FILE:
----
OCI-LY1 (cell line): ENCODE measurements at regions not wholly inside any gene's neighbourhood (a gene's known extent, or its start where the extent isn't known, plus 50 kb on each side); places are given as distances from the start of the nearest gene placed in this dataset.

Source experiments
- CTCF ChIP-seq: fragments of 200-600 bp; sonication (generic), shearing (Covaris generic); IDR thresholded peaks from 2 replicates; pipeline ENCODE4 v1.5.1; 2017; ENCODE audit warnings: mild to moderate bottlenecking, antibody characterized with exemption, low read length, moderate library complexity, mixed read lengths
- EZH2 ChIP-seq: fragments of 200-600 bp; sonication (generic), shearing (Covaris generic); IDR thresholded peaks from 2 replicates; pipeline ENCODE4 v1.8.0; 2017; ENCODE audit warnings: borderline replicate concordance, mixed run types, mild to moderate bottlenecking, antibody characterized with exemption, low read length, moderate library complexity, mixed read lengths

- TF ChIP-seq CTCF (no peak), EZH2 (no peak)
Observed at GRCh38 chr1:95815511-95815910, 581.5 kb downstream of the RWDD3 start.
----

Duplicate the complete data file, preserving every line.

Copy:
OCI-LY1 (cell line): ENCODE measurements at regions not wholly inside any gene's neighbourhood (a gene's known extent, or its start where the extent isn't known, plus 50 kb on each side); places are given as distances from the start of the nearest gene placed in this dataset.

Source experiments
- CTCF ChIP-seq: fragments of 200-600 bp; sonication (generic), shearing (Covaris generic); IDR thresholded peaks from 2 replicates; pipeline ENCODE4 v1.5.1; 2017; ENCODE audit warnings: mild to moderate bottlenecking, antibody characterized with exemption, low read length, moderate library complexity, mixed read lengths
- EZH2 ChIP-seq: fragments of 200-600 bp; sonication (generic), shearing (Covaris generic); IDR thresholded peaks from 2 replicates; pipeline ENCODE4 v1.8.0; 2017; ENCODE audit warnings: borderline replicate concordance, mixed run types, mild to moderate bottlenecking, antibody characterized with exemption, low read length, moderate library complexity, mixed read lengths

- TF ChIP-seq CTCF (no peak), EZH2 (no peak)
Observed at GRCh38 chr1:95815511-95815910, 581.5 kb downstream of the RWDD3 start.